We drove a loop today to visit the three Flagstaff Area National Monuments:

Our first stop, Walnut Canyon, featured cliff dwellings of the Hopi Indians back around 1200 AD. The canyon itself was very pretty, and the 1 mile loop trail allowed you to explore partially restored cliff dwellings, and also see others in the walls across the canyons. The canyon walls were carved out by erosion and the Hopi took advantage of the natural roof and back wall to build their cliff dwellings. There was also a pueblo and they farmed on the canyon rim. If you look closely at the canyon wells, you can see openings for some of the cliff dwellings.

Our next stop, Sunset Crater, was the site of a volcanic eruption that occurred in 1085 AD. This eruption was very disruptive to the Ancestral Puebloan people, destroying many farms and forcing them to migrate to other areas. The eruption of this volcano is part of their history and stories were passed down from generation to generation. The evidence of this eruption, even so long ago, is still visible. Lava fields with virtually no plant growth still exist where the lava was deepest. In other areas, the lava is still visible, but plants have begun to reclaim the area.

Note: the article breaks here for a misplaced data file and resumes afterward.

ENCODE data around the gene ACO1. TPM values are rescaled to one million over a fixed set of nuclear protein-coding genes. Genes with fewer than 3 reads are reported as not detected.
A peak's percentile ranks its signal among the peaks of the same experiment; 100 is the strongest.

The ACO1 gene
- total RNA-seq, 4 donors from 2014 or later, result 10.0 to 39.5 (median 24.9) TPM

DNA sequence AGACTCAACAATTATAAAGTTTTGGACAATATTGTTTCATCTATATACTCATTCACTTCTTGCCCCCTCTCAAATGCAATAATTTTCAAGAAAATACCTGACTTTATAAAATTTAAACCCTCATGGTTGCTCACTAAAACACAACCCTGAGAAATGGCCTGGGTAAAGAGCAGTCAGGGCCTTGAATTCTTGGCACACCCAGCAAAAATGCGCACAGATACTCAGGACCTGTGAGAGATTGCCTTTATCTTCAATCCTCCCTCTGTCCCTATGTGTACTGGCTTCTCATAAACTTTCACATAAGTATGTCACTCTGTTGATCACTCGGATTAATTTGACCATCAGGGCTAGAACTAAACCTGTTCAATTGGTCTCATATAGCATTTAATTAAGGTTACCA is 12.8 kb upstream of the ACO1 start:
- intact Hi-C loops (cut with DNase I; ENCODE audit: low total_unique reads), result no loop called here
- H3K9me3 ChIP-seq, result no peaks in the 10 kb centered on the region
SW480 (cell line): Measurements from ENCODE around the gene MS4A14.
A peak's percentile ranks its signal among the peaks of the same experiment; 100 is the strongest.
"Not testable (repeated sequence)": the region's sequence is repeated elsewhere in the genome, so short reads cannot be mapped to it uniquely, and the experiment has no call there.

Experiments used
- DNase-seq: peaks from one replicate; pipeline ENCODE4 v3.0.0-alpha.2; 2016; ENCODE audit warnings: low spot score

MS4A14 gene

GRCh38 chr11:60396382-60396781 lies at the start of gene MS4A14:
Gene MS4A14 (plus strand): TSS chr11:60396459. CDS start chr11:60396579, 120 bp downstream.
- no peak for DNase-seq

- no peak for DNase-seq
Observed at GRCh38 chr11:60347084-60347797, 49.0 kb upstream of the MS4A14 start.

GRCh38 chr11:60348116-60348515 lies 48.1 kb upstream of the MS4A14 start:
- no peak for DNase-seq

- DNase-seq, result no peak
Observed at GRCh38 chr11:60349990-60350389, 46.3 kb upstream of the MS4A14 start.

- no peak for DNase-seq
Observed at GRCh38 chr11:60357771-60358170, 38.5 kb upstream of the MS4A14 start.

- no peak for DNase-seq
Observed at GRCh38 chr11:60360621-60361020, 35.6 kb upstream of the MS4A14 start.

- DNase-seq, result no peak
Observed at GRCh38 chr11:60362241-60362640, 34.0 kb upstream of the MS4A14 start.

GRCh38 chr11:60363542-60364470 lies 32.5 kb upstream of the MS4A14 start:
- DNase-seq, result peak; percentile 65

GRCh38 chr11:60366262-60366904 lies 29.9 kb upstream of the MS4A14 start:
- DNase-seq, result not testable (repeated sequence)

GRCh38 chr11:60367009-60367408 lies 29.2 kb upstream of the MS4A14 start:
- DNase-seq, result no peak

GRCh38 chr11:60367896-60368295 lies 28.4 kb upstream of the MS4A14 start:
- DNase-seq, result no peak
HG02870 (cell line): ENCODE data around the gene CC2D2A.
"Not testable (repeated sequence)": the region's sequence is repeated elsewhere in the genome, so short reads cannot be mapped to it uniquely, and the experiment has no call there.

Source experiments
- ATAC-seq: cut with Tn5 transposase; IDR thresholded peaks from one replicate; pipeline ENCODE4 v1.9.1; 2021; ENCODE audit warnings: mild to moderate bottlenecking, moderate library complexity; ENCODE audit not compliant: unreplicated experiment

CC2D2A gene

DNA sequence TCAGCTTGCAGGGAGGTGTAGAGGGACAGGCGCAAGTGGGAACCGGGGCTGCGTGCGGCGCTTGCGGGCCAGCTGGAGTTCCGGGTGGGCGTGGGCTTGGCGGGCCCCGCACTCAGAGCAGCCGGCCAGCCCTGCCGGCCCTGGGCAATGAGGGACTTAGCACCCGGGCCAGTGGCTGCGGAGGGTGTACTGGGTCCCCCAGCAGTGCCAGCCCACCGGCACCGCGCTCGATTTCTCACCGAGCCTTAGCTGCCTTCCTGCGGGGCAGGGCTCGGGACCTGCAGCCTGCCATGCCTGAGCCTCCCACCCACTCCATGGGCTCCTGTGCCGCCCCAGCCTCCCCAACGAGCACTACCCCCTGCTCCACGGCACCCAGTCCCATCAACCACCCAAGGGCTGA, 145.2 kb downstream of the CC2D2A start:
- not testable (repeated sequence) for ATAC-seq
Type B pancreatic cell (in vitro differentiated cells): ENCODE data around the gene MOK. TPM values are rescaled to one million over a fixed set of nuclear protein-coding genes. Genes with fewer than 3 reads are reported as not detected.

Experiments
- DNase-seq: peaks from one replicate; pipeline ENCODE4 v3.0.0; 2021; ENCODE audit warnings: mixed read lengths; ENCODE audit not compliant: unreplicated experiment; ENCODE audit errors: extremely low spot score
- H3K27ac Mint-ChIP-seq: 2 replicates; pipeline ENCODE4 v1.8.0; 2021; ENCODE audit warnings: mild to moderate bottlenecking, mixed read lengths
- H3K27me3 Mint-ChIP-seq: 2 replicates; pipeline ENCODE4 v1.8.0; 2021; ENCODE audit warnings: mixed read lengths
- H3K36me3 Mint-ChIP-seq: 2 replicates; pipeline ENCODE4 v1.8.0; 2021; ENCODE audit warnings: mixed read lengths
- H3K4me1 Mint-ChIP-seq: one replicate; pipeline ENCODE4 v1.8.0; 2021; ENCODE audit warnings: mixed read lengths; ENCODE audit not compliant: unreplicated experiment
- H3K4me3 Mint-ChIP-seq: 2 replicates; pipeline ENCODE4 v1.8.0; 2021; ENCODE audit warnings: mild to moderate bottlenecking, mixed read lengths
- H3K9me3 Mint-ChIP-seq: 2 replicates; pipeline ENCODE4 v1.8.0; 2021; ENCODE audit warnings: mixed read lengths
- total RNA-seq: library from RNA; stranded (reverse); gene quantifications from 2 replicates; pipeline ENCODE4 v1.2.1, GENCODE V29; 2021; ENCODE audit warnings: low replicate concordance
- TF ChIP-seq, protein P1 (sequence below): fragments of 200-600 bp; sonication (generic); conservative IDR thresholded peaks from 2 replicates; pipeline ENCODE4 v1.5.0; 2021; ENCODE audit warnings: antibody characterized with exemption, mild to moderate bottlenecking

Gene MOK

In some of these pictures, you see the San Francisco Peaks which, at one point, together formed a super volcano that erupted between 900,000 and 400,000 years ago.

We headed to Wupatki National Monument next, following a scenic road that overlooked the Painted Dessert, that I mentioned in yesterday’s blog post. We were not that close, AND it was very windy so sand was blowing, obscuring the view, but I like this picture!

View of the Painted Dessert

The Wupatki National Monument had several locations with the remains of Hopi pueblos, built around 1100 AD, but partially restored to allow visitors to get an idea of what the pueblos were like.

Another great day in the books!

About Author

Karen is a retired software developer, now exploring our beautiful country with her husband, Steve.

You might also enjoy: